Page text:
The pre-eminent Christian political post in Lebanon moved closer to becoming vacant when MPs failed to gather in Parliament Wednesday to elect a successor to President Michel Sleiman.
The March 8 camp demonstrated its commitment to blocking the process, following its deployment of blank ballots last week with an even simpler strategy this time around: staying away from the legislature building to prevent a quorum.
The Christian political community, meanwhile, has no such plan of action. Lebanon is a collection of minorities, and several key groups – Sunnis, Shiites and Druze – have an unquestioned “leader,” while the Christians, and most importantly the Maronites, are divided over who represents them politically.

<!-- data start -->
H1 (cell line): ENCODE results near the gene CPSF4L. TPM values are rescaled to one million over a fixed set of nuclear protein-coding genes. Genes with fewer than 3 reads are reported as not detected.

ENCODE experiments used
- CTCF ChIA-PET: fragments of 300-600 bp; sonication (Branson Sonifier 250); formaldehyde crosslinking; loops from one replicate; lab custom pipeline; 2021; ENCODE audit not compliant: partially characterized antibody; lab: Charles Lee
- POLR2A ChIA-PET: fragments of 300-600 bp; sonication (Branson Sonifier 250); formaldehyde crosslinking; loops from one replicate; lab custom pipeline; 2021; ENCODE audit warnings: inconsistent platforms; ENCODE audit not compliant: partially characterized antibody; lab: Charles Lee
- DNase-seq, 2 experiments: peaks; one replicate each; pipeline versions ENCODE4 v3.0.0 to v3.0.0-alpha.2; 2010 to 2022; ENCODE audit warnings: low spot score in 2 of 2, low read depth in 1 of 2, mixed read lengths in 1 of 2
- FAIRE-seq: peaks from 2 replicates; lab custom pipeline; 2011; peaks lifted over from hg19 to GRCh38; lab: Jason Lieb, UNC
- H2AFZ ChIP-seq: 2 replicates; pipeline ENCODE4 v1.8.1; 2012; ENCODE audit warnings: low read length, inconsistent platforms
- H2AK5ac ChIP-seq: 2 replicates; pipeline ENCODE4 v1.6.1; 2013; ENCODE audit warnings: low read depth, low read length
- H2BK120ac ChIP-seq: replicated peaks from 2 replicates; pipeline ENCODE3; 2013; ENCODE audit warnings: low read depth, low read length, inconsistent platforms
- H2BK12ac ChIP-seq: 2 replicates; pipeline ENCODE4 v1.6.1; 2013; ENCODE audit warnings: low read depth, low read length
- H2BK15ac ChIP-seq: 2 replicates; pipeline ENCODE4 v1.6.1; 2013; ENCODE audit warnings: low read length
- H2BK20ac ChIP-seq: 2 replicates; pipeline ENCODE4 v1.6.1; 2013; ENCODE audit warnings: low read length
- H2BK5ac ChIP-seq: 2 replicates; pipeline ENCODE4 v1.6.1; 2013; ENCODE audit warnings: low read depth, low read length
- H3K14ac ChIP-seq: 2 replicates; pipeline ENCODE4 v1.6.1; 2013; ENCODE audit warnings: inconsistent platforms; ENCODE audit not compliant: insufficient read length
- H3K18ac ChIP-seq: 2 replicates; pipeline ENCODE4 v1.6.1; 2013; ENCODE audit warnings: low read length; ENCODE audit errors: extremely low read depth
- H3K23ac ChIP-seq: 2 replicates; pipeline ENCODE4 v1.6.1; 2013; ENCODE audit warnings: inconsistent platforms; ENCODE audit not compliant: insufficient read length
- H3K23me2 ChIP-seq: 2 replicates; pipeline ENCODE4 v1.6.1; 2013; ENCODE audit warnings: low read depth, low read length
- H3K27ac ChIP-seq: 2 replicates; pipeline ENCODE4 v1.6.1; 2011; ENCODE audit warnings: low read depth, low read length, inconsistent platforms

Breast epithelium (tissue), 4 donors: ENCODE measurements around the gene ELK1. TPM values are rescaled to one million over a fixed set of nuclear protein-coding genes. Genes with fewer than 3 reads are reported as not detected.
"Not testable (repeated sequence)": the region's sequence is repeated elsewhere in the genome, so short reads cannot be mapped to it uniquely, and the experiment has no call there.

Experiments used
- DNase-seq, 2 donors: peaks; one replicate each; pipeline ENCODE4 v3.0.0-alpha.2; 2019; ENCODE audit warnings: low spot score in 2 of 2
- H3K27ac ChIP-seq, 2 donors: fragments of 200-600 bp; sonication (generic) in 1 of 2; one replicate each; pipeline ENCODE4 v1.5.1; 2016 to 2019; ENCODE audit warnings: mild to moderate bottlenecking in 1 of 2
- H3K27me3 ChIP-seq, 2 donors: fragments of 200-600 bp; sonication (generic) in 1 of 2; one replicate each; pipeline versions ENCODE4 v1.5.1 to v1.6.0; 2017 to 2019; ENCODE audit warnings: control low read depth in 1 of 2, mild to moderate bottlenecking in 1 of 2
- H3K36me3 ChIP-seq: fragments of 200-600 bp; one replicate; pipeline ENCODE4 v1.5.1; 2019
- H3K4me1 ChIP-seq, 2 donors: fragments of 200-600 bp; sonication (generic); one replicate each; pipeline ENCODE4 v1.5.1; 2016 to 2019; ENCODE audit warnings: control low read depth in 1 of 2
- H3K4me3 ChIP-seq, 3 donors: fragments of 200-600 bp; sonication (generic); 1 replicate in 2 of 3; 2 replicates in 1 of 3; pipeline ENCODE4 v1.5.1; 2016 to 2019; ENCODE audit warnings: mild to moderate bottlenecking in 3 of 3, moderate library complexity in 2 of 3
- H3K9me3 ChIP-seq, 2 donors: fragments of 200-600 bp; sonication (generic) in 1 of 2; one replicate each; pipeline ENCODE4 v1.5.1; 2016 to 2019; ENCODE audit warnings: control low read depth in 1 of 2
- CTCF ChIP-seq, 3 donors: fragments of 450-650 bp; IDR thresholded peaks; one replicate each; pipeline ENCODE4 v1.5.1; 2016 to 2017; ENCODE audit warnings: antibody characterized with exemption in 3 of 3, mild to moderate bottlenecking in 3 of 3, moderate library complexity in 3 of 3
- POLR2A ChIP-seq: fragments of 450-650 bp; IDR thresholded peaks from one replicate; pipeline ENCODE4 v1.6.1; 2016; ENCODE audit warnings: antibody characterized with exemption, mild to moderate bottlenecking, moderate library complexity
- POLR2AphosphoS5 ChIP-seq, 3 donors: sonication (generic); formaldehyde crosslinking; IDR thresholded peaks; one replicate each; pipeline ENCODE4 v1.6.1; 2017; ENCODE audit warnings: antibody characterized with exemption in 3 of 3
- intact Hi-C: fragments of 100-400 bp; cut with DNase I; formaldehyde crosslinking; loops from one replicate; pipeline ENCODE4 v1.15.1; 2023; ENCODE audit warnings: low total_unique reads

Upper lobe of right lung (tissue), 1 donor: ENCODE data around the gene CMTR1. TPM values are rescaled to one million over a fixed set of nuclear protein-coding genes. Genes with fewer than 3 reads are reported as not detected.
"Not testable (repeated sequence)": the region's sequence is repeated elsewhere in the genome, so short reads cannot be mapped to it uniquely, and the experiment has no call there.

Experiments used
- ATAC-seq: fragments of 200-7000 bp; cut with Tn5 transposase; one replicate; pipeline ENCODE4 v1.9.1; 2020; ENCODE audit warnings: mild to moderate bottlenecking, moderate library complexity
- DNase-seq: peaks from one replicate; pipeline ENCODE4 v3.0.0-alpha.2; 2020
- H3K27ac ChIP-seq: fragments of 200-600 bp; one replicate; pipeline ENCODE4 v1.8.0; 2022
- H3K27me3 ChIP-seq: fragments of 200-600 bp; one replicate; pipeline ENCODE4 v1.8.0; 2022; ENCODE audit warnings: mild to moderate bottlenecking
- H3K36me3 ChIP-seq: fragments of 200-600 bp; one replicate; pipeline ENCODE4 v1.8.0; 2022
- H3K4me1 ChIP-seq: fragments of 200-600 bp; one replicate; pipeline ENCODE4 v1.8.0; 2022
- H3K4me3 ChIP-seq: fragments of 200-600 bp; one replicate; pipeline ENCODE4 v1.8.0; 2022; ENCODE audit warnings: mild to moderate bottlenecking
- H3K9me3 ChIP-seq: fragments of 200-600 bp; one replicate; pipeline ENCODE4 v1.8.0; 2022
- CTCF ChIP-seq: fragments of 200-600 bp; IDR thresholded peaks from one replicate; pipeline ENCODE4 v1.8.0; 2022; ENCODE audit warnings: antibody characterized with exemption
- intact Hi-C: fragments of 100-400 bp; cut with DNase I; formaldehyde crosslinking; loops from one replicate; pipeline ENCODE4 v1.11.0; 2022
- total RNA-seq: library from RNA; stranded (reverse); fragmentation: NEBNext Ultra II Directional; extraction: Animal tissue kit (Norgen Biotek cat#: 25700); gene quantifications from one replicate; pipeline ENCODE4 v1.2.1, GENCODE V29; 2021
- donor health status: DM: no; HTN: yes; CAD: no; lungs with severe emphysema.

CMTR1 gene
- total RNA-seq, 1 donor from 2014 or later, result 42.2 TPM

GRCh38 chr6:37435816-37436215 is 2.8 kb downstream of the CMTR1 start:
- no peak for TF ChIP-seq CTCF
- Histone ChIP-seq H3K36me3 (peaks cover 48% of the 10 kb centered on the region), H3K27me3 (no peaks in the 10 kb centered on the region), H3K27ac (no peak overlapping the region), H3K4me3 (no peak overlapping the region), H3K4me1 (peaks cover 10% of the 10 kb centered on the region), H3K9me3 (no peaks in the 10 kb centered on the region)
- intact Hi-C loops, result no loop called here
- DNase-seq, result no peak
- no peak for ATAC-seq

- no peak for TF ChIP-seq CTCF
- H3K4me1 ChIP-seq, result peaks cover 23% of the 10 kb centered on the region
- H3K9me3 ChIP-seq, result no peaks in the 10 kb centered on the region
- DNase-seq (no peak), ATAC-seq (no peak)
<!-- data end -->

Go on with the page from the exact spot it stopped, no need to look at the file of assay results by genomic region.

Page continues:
In theory, it is perfectly understandable to see multiple Maronite presidential candidates, but in practice, each candidate is busy looking for support from other communities, unable to benefit from the backing of his own sect.
However, the core problem is that Maronite political leaders have ignored their earlier agreements to ensure that the election take place. Until Maronite leaders, and along with them the community they claim to represent, get their own house in order, no improvement in their situation can be expected. They should know by now that Lebanese politics respects only strength and cohesiveness, which the Maronites profoundly lack.
The Christians have long complained of being politically marginalized, but it is time to demand an answer to the question: Who exactly is responsible for this marginalization? If these leaders are unable to stick to a simple agreement about the need for a new president, there’s no reason to expect them to agree on even more complex questions that affect their political future.